In December 1799, George Washington, the foremost of America’s founding fathers, died of laryngitis and pseumonia at age 67, universally mourned by his countrymen. The next year Mason Locke Weems, popularly known as “Parson” Weems (he was a part-time minister at a church in Lorton, Virginia, which Washington sometimes attended) published his biography of the first president. It was compiled primarily from oral recollections, and thus relied heavily on anecdotes. The most famous of these was recounted by Weems as follows:
The following anecdote is a case in point. It is too valuable to be lost, and too true to be doubted[…] “When George,” said [an elderly lady who told Weems this story], ” was about six years old, he was made the wealthy master of a hatchet! of which, like most little boys, he was immoderately fond, and was constantly going about chopping everything that came in his way. One day, in the garden, where he often amused himself hacking his mother’s pea-sticks, he unluckily tried the edge of his hatchet on the body of a beautiful young English cherry-tree, which he barked so terribly, that I don’t believe the tree ever got the better of it. The next morning the old gentleman, finding out what had befallen his tree, which, by the by, was a great favourite, came into the house; and with much warmth asked for the mischievous author, declaring at the same time, that he would not have taken five guineas for his tree. Nobody could tell him anything about it. Presently George and his hatchet made their appearance. “George,” said his father, ” do you know who killed that beautiful little cherry tree yonder in the garden? ” This was a tough question; and George staggered under it for a moment; but quickly recovered himself: and looking at his father, with the sweet face of youth brightened with the inexpressible charm of all- conquering truth, he bravely cried out, “I can’t tell a lie, Pa; you know I can’t tell a lie. I did cut it with my hatchet.”–“Run to my arms, you dearest boy,” cried his father in transports, ” run to my arms; glad am I, George, that you killed my tree; for you have paid me for it a thousand fold. Such an act of heroism in my son is more worth than a thousand trees, though blossomed with silver, and their fruits of purest gold.”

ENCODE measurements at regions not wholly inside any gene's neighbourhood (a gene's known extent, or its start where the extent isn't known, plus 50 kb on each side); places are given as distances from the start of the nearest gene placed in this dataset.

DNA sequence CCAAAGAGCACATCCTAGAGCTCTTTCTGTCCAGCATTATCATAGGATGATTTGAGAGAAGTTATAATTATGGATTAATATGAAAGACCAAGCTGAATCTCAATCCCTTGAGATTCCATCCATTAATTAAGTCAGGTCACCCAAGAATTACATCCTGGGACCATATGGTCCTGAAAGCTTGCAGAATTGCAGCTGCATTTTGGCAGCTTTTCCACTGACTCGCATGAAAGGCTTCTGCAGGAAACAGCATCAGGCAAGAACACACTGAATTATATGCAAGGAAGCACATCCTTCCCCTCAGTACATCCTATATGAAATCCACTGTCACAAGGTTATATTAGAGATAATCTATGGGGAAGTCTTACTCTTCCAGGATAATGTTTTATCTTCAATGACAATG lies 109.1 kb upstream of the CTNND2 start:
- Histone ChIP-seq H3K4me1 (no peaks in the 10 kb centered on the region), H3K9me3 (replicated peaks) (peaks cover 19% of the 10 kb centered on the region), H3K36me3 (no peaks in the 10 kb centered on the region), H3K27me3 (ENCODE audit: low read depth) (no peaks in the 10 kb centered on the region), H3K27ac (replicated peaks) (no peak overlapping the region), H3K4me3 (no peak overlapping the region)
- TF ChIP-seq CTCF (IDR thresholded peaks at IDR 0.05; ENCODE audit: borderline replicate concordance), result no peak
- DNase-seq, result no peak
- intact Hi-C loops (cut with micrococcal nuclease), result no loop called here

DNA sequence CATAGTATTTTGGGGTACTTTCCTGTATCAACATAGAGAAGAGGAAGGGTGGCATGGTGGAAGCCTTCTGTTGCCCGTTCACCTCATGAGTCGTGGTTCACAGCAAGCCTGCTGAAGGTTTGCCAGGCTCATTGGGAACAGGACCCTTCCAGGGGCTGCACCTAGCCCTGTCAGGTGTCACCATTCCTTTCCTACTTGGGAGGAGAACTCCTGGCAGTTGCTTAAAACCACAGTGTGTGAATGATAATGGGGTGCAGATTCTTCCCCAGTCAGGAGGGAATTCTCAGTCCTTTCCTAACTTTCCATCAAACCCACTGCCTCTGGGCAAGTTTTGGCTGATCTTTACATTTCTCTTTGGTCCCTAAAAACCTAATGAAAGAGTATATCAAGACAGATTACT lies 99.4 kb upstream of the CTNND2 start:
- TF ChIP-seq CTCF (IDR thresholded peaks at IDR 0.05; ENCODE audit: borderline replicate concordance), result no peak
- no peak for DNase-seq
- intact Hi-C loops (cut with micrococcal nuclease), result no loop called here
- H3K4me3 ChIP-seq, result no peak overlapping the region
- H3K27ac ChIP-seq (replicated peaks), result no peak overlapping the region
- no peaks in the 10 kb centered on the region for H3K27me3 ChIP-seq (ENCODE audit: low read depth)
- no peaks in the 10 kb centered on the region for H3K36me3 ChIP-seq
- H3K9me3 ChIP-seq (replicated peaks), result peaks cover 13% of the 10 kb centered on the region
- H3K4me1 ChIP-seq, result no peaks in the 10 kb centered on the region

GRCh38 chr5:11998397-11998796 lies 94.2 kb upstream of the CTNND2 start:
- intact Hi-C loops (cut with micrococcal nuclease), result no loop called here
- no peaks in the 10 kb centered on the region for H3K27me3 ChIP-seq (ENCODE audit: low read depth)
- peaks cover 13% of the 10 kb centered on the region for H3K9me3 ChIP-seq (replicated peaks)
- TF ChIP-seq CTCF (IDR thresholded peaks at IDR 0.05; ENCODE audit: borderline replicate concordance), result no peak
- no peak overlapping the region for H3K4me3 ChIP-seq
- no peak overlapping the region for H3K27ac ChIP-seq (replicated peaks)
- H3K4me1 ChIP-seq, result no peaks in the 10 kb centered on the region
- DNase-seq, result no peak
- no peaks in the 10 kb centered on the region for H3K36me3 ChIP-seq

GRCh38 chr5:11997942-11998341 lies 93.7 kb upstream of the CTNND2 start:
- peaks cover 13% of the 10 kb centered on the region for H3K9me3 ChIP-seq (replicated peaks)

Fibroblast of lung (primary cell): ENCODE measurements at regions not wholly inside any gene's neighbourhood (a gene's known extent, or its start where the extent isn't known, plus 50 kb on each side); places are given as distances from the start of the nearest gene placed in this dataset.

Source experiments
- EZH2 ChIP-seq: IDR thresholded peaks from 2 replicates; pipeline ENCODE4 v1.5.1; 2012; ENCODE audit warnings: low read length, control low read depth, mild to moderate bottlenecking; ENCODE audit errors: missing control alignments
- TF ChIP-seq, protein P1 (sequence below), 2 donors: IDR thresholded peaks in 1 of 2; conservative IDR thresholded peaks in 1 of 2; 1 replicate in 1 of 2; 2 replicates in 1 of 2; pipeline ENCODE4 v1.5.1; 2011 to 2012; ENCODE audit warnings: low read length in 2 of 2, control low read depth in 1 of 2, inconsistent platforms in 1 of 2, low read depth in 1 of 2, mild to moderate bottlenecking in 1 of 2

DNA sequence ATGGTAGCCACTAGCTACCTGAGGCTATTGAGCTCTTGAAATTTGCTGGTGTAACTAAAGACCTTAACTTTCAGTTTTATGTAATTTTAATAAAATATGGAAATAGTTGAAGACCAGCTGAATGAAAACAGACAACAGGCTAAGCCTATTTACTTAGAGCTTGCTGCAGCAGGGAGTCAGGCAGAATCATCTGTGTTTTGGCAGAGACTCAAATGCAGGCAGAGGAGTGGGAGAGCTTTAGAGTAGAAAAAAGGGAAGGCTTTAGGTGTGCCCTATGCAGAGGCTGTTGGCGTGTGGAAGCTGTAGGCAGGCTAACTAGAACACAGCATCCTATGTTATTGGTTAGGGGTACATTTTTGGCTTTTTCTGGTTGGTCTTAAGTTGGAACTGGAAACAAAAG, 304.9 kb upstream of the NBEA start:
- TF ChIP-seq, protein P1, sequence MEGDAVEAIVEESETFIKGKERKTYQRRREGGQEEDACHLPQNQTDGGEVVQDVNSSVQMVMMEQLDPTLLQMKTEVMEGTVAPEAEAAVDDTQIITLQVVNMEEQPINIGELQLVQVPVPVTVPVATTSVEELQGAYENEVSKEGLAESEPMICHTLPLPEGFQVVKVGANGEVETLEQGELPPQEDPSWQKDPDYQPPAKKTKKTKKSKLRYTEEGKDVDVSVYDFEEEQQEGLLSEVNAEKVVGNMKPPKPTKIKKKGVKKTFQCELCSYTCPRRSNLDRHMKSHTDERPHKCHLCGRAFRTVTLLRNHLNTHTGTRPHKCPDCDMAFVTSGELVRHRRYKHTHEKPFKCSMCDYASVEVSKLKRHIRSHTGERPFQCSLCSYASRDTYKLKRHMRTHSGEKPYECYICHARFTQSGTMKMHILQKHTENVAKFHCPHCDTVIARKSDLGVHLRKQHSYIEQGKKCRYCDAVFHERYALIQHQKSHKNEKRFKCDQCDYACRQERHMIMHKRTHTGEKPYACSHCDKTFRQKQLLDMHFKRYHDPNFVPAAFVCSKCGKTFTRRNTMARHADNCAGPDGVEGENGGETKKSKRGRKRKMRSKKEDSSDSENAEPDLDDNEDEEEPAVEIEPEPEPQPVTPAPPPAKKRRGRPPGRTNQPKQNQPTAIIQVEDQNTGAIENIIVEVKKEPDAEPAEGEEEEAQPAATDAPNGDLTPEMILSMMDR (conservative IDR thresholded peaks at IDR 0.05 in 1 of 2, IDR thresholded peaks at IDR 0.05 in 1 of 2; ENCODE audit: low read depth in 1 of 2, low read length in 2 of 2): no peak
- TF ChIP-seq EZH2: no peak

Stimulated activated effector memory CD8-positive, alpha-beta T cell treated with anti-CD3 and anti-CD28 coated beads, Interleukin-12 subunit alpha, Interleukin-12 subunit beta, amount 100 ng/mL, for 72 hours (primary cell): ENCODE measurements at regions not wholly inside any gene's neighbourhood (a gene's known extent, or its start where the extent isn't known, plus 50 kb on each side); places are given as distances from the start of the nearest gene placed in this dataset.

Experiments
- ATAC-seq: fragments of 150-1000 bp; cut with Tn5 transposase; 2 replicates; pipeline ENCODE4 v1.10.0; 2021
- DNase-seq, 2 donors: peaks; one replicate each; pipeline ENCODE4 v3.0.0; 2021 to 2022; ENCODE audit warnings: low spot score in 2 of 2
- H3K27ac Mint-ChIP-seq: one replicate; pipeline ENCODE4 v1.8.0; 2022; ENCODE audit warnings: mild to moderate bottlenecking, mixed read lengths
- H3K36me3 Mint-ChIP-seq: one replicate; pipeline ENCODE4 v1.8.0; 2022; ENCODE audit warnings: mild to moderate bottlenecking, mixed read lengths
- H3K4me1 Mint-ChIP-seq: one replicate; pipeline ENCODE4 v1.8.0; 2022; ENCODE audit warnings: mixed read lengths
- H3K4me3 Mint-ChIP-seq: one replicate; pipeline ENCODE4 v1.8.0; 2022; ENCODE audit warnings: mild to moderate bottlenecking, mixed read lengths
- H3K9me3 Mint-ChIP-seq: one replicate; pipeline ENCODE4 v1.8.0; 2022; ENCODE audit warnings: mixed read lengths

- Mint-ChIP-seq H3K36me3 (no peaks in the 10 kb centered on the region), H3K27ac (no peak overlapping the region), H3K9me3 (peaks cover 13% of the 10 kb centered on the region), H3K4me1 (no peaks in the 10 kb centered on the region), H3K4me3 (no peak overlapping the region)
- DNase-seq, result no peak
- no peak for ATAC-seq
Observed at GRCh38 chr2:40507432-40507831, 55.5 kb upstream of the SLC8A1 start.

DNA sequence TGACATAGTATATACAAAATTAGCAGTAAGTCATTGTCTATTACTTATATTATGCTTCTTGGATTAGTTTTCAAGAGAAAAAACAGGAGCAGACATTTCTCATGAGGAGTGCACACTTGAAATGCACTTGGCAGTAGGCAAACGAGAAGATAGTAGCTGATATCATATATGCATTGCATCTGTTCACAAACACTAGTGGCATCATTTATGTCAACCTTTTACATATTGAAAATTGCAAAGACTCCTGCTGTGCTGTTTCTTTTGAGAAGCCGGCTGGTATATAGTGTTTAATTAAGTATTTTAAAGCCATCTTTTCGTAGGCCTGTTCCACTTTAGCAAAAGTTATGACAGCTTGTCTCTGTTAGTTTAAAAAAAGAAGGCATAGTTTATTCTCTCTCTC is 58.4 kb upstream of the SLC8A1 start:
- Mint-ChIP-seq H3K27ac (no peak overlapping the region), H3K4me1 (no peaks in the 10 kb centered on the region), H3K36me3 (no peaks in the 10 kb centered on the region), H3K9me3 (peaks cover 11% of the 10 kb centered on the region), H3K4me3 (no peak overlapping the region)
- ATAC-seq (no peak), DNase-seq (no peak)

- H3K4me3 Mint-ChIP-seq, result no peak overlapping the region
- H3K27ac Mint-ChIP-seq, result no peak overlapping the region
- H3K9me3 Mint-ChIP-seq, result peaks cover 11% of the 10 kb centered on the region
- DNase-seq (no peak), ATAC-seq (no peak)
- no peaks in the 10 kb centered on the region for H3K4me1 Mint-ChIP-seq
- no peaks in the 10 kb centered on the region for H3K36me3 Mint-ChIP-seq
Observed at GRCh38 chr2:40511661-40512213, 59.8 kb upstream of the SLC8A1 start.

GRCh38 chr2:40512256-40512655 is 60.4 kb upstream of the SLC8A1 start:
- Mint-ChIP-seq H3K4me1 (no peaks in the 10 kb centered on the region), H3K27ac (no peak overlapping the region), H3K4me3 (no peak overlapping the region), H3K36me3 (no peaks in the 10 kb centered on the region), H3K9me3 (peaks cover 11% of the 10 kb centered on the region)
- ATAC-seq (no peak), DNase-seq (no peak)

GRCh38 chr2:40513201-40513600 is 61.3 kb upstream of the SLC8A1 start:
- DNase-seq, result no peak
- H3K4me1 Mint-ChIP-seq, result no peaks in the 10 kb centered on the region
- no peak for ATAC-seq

For over two centuries, historians have pondered and debated this story. Weems produced no other source to corroborate it, so much more often that not, experts and academics have treated it as legend. One reason was that, after the mid-19th century, no one knew precisely where Washington had spent his boyhood, save that it was on a farm by the banks of the Rappahannock River opposite Fredericksburg, Virginia.
But on July 2 (also the anniversary of the approval of the Declaration of Independence by a vote of the Continental Congress in 1776, a date sometimes called “the real Independence Day”) David Muraca, director of archaeology for the George Washington Foundation, announced that site of the farm where Washington lived from the age of about six until his early twenties had been located, after excavations at three likely locations over seven years. Meticulous excavations, focusing on what once was the cellar, have yielded up many shards of pottery and glass, wig cutters, and even toothbrush holders made of bone (for in his youth the future Father Of His Country still had some of his teeth). So far no hatchet has turned up. But there’s still a lot of digging to do.